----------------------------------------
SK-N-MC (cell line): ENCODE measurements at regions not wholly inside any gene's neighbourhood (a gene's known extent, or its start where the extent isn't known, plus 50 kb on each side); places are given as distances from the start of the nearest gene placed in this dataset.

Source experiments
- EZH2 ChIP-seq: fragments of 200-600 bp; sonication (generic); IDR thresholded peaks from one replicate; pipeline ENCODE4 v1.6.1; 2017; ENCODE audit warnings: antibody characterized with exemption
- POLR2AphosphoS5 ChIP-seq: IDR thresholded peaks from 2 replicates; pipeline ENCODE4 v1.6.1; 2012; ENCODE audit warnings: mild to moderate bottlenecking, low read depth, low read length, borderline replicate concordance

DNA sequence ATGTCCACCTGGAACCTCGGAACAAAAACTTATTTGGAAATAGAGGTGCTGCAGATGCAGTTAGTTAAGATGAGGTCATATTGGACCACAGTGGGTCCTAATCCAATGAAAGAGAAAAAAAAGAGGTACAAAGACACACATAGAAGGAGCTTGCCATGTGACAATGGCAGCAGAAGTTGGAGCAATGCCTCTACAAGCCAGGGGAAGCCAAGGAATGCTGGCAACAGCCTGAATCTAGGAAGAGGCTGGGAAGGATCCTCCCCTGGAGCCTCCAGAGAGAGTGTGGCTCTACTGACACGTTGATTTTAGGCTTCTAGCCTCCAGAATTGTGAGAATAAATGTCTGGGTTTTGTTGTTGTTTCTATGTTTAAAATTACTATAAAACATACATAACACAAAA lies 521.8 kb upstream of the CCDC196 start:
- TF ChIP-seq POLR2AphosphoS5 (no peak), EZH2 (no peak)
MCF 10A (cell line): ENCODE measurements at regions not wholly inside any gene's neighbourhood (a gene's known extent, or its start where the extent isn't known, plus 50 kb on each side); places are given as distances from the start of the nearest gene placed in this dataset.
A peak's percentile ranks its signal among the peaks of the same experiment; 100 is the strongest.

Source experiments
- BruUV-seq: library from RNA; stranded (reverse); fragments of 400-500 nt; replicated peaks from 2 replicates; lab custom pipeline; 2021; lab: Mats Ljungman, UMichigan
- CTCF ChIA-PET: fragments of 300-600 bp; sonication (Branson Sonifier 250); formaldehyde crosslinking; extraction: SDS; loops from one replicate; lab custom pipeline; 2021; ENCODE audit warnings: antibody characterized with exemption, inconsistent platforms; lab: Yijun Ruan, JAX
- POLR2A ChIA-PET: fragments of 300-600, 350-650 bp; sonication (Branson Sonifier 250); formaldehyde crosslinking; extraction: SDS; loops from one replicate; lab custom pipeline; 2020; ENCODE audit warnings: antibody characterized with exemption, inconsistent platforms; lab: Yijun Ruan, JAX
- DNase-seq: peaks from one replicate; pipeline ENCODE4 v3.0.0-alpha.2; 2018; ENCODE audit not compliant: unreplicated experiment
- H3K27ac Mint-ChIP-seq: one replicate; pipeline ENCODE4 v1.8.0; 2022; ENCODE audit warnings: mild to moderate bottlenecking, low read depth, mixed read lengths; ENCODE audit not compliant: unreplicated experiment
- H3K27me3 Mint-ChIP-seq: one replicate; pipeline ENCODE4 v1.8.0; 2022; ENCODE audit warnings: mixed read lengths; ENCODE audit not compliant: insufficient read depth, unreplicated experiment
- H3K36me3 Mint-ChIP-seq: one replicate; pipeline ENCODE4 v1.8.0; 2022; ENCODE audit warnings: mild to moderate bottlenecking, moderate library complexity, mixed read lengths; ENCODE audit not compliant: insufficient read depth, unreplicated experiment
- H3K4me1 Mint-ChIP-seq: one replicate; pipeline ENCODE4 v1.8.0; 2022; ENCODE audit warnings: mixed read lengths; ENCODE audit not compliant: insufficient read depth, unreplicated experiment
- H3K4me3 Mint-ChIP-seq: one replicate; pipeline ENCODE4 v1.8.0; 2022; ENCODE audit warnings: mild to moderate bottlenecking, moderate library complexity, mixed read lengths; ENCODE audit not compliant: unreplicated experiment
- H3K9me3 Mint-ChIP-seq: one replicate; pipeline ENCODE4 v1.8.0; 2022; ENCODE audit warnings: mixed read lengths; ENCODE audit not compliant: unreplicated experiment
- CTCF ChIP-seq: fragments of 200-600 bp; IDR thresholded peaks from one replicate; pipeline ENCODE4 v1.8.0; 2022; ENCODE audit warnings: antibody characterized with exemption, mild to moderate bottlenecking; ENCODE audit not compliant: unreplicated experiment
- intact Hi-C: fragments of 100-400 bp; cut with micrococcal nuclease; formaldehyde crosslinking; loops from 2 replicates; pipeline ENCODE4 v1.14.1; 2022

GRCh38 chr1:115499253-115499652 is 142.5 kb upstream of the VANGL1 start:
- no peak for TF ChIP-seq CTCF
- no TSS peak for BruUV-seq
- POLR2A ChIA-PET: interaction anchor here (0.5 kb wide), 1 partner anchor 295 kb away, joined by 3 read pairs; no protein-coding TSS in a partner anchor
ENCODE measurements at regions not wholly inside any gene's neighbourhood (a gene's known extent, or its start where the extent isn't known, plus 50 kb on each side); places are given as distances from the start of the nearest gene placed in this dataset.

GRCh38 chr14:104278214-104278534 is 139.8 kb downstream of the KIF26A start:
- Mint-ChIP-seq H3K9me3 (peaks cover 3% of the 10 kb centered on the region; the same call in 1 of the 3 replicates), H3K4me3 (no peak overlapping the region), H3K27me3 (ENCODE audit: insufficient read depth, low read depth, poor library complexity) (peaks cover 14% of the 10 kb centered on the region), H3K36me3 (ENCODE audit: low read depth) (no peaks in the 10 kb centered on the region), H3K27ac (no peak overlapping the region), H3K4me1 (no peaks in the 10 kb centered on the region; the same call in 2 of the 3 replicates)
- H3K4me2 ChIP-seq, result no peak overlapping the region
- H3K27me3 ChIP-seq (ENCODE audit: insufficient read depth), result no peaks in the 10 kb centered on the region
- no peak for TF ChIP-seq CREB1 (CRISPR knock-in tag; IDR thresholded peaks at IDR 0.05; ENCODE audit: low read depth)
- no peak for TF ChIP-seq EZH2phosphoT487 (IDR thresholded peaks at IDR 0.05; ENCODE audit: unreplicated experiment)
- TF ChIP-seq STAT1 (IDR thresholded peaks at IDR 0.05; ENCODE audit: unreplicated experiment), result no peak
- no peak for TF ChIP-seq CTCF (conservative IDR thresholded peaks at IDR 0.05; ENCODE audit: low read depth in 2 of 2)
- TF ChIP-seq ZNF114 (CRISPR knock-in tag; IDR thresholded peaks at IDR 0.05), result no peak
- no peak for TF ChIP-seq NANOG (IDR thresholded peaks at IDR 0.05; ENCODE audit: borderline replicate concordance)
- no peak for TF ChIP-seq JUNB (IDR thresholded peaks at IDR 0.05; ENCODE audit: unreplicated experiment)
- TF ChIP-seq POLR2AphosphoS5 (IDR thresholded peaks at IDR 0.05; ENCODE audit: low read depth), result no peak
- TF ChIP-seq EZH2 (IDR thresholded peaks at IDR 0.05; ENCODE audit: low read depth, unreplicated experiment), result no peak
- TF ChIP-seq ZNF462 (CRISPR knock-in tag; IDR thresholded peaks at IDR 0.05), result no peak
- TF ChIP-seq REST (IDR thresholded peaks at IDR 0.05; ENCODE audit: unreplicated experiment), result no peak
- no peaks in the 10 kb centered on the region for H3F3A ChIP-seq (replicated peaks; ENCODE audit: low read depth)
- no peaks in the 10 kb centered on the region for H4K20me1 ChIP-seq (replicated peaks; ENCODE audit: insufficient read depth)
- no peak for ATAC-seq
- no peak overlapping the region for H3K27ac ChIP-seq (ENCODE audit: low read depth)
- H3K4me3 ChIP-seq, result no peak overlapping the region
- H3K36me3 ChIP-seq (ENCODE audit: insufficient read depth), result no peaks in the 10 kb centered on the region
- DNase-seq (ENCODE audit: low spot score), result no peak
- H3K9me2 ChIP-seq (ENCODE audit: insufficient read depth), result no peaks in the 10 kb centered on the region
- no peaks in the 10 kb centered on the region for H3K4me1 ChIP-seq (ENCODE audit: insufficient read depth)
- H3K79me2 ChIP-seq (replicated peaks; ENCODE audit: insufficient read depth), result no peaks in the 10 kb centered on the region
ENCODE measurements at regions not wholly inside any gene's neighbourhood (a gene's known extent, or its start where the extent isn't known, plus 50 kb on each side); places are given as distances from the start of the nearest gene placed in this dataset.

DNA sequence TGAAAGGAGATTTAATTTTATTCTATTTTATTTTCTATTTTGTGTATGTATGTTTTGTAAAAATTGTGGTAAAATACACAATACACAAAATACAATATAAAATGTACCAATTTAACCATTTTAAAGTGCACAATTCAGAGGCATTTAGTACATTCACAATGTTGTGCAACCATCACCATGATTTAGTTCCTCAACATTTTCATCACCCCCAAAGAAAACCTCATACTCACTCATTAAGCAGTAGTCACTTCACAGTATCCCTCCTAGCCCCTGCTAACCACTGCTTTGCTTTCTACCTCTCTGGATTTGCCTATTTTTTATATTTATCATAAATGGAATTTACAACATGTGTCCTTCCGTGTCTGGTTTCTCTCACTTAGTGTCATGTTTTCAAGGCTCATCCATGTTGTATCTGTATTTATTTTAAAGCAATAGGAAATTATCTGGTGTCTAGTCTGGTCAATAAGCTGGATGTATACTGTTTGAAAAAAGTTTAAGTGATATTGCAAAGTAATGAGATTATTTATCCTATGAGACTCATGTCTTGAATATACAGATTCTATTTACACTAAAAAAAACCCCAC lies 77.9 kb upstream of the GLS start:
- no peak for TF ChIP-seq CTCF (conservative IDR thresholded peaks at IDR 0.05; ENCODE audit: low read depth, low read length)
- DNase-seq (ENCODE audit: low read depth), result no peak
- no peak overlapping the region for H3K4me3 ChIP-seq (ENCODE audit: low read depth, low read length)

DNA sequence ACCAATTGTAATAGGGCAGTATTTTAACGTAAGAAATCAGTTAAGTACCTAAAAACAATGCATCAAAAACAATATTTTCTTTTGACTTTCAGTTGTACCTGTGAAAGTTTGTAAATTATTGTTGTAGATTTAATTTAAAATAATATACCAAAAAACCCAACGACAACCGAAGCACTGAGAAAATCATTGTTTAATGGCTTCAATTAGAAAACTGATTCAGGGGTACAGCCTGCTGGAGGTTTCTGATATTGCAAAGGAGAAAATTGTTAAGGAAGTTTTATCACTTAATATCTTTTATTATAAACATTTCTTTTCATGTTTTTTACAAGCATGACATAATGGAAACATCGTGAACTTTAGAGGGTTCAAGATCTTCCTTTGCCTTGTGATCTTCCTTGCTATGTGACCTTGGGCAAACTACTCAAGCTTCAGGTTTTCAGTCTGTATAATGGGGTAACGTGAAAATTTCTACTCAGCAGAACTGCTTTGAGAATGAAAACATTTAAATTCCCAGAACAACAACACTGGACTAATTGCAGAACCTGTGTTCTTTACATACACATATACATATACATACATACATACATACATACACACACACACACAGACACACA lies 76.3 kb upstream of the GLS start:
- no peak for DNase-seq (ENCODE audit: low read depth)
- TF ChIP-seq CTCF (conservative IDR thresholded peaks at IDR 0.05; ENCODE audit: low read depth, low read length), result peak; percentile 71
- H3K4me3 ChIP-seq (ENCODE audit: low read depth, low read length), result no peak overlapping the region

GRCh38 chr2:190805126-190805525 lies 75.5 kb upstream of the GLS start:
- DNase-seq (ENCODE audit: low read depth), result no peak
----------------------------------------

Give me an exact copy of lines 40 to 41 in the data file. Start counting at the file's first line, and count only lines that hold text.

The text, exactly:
- TF ChIP-seq ZNF462 (CRISPR knock-in tag; IDR thresholded peaks at IDR 0.05), result no peak
- TF ChIP-seq REST (IDR thresholded peaks at IDR 0.05; ENCODE audit: unreplicated experiment), result no peak